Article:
Hampstead bylaw amendment aims to protect tenants against renovictions

Hampstead Mayor Jeremy Levi says the town will require landlords to show written proof that a tenant has agreed to be relocated if proposed work would require the tenant to move. Tenants' groups say more than that is needed to protect all tenants.

Tenants' groups applaud move but say more needs to be done to close loopholes

Hampstead Mayor Jeremy Levi says the town will crack down on landlords who try to skirt Quebec's housing tribunal rules. (Sarah Leavitt/CBC)

Hampstead council plans to amend a bylaw to provide more protection for tenants against illegal evictions carried out under the guise of renovations — often called renovictions.

Before the town provides construction permits to landlords whose work would require a tenant to move, it will make them provide written proof that the tenant has agreed to be relocated.

"We're just adding another layer of protection for tenants who don't really know the law," said Hampstead Mayor Jeremy Levi.

Levi points to the case last week that prompted council to take action. A Hampstead resident who has been living in their unit for about 35 years reached out to the municipality saying their landlord was attempting to kick them out due to major renovations. 

Levi says when the town examined the permit application, the landlord had said the unit was vacant and that work was to be done on a small closet.

The permit was immediately cancelled, Levi says, and a plan was hatched to crack down on illegal evictions. 

"We will not issue a permit until we are satisfied that the tenant has been or will be properly relocated," he said.

Levi emphasizes this is not a new law, but an amendment to an existing bylaw for those "few landlords" who don't follow it. 

As it stands, Quebec's administrative housing tribunal (TAL) requires that a tenant agree to move for renovations before any work can begin. 

If the tenant refuses and the landlord takes the case to the TAL and wins, Levi says the town will abide by the ruling.

Consent, but not really 

Housing advocate and spokesperson for the coalition of housing committees and tenants' associations of Quebec (RCLALQ), Martin Blanchard, says renovictions are a very big problem on the island of Montreal and are happening almost daily. 

He says while Hamsptead's proposed amendment is "a step in the right direction" in addressing the worsening phenomenon, it still provides loopholes.

Blanchard says without surveillance of private conversations between landlords and tenants, landlords can use pressure tactics and false information to convince tenants that they must consent to moving out. Moreover, landlords can present them with compensation much lower than what they might have received had they brought the case to the TAL. 

Martin Blanchard, a housing advocate, says landlords can still take advantage of tenants by pressuring them to consent to moving out. (CBC)

"There's a power imbalance between the landlord and the tenant, and this is why the agreements that are signed are mostly bad for the tenants," he said. 

For Guillaume Dostaler, co-ordinator of the tenants' rights' group Entraide logement Hochelaga-Maisonneuve, Hampstead's move to ensure tenants have somewhere to go during renovations is a good idea, as finding somewhere to live short-term is difficult.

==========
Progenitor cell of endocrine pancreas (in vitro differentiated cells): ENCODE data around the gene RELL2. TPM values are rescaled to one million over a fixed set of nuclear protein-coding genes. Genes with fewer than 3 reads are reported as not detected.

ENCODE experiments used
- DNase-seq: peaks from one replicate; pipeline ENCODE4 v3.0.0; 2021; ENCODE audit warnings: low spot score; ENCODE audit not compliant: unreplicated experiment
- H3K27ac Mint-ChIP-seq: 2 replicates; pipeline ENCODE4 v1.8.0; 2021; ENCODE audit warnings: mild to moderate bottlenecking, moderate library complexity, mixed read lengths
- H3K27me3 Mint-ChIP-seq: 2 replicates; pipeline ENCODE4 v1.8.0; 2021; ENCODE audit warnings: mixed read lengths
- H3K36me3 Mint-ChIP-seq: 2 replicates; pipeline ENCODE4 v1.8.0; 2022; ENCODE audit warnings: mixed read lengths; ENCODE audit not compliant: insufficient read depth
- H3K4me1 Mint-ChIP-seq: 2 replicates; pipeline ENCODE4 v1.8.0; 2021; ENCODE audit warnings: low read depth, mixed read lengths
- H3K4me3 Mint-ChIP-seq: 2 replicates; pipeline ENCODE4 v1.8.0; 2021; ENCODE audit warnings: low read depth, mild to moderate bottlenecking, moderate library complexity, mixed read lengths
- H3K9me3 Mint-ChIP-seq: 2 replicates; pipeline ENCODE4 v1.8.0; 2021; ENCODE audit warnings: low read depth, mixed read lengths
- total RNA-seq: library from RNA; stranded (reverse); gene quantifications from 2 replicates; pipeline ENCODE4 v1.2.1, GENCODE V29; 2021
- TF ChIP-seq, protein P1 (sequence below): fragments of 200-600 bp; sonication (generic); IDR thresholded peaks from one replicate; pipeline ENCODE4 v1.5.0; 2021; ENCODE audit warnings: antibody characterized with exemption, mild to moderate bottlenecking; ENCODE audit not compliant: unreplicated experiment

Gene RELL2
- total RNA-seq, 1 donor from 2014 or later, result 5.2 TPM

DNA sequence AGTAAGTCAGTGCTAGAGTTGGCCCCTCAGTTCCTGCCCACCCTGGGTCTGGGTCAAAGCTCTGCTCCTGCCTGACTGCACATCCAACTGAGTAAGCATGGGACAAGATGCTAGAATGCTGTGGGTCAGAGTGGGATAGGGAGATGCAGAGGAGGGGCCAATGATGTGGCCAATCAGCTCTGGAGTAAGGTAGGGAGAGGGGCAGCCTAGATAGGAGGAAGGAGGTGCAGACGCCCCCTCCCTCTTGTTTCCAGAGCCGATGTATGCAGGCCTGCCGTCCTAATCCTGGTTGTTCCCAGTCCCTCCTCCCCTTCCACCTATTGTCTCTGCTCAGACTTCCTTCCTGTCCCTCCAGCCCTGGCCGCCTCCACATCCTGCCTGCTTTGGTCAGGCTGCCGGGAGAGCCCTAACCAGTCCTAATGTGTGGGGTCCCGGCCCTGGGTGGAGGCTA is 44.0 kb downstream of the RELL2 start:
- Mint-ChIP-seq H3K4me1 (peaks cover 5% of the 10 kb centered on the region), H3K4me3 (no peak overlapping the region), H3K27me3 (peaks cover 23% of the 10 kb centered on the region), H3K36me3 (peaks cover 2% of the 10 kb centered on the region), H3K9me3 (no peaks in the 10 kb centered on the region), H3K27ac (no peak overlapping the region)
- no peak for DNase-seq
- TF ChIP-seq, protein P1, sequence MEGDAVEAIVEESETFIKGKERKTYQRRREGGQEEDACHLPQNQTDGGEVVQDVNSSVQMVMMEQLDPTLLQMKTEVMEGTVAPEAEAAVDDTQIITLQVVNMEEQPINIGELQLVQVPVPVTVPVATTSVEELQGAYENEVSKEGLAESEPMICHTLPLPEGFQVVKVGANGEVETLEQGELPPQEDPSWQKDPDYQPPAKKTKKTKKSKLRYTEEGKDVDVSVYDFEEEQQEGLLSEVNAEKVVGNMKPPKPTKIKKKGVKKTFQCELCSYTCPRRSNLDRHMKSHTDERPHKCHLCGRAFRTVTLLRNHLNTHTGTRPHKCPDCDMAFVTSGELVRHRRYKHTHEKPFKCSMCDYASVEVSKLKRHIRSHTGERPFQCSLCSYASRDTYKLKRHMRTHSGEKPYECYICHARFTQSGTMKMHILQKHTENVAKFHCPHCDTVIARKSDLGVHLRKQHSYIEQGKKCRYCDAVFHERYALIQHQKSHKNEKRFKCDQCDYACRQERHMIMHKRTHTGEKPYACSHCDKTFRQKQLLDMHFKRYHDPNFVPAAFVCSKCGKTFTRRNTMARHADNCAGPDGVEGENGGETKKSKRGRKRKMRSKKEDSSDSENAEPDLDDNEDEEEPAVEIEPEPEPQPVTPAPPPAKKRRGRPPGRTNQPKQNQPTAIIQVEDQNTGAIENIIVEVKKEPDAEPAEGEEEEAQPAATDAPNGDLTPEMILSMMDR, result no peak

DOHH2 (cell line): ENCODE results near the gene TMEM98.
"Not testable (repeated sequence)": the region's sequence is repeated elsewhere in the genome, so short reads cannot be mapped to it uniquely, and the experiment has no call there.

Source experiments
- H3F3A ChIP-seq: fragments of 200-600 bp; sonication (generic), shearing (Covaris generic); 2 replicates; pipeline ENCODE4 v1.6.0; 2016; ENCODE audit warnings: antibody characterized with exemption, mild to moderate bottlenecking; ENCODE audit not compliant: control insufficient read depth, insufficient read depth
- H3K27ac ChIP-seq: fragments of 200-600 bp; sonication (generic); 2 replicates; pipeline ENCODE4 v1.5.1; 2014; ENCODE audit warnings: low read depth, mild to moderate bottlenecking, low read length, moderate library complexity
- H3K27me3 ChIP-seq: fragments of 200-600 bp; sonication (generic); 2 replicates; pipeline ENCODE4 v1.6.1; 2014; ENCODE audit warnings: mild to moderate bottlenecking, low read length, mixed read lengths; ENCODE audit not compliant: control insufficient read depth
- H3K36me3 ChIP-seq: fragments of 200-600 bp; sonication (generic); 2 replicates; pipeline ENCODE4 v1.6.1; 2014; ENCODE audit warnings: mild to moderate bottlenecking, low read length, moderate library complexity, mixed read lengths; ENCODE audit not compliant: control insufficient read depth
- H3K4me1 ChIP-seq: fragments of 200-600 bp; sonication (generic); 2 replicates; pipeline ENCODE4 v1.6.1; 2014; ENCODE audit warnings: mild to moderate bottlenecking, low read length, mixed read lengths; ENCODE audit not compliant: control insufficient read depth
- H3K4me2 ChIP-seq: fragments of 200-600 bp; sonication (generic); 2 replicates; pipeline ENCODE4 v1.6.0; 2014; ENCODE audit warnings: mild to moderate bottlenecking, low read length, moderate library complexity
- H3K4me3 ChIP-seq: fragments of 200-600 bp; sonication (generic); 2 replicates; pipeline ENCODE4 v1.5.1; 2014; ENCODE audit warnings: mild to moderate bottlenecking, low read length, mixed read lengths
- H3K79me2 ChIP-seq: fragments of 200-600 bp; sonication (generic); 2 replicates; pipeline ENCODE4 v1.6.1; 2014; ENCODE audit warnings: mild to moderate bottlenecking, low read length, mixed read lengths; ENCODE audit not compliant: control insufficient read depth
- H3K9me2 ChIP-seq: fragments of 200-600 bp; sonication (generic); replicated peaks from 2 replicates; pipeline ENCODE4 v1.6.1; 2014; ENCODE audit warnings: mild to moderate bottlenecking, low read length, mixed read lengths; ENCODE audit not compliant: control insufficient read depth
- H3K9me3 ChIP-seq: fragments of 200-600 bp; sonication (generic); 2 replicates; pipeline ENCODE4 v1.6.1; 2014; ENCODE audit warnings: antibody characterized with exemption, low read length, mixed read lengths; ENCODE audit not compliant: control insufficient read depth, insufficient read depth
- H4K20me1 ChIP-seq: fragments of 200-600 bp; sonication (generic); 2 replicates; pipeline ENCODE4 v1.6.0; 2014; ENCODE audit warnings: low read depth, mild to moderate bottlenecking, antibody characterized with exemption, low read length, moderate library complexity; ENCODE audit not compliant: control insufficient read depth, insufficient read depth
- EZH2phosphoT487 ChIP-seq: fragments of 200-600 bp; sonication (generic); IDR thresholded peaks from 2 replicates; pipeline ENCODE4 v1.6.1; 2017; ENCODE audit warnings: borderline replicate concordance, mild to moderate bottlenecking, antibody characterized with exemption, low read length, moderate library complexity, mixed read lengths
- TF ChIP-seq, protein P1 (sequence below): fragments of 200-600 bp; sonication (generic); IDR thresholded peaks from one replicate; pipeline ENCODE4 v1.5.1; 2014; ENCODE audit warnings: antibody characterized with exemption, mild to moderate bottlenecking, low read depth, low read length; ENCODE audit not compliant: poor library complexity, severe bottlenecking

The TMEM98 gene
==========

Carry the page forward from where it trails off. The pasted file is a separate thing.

Landlords make tenants think that they have no choice.- Guillaume Dostaler, co-ordinator of

But he echoes Blanchard's sentiments about getting written consent from the tenant. 

"Unfortunately, lots of tenants will accept to sign a paper to make them leave the site permanently because landlords make tenants think that they have no choice," he said.

"This is a situation we see too much."

Changing law, knowing your rights

Blanchard proposes scrapping the written consent provision and having municipalities provide permits only to owners who get a judgment from the TAL authorizing the project. 

"This protects the tenants a lot more … and this is totally within the powers of what the cities can do," he said. "Right now, the permit is issued and we don't even know if it's a legal project."

Blanchard says putting an end to renovictions, however, starts with changing the province's Civil Code along with implementing a Quebec rental registry, similar to the one Montreal is slated to begin rolling out next summer.

Dostaler says another big problem is that often, tenants don't know their rights.

Hampstead has added a section to its website called "your rights as a tenant,' but Dostaler says seniors, who can be vulnerable to pushy landlords, can struggle to find this information when it's solely online.

He proposes municipalities get pamphlets to tenants' doors with the information instead. 

"I think they should be more proactive," he said. 


Sabrina Jonas

Digital reporter

Sabrina Jonas is a digital reporter with CBC Montreal. She was previously based at CBC Toronto after graduating from Toronto Metropolitan University's School of Journalism. Sabrina has a particular interest in social justice issues and human interest stories. Drop her an email at

With files from CBC's Daybreak


To encourage thoughtful and respectful conversations, first and last names will appear with each submission to CBC/Radio-Canada's online communities (except in children and youth-oriented communities). Pseudonyms will no longer be permitted.

By submitting a comment, you accept that CBC has the right to reproduce and publish that comment in whole or in part, in any manner CBC chooses. Please note that CBC does not endorse the opinions expressed in comments. Comments on this story are moderated according to our Submission Guidelines. Comments are welcome while open. We reserve the right to close comments at any time.

Become a CBC Member

Join the conversation  Create account

Already have an account?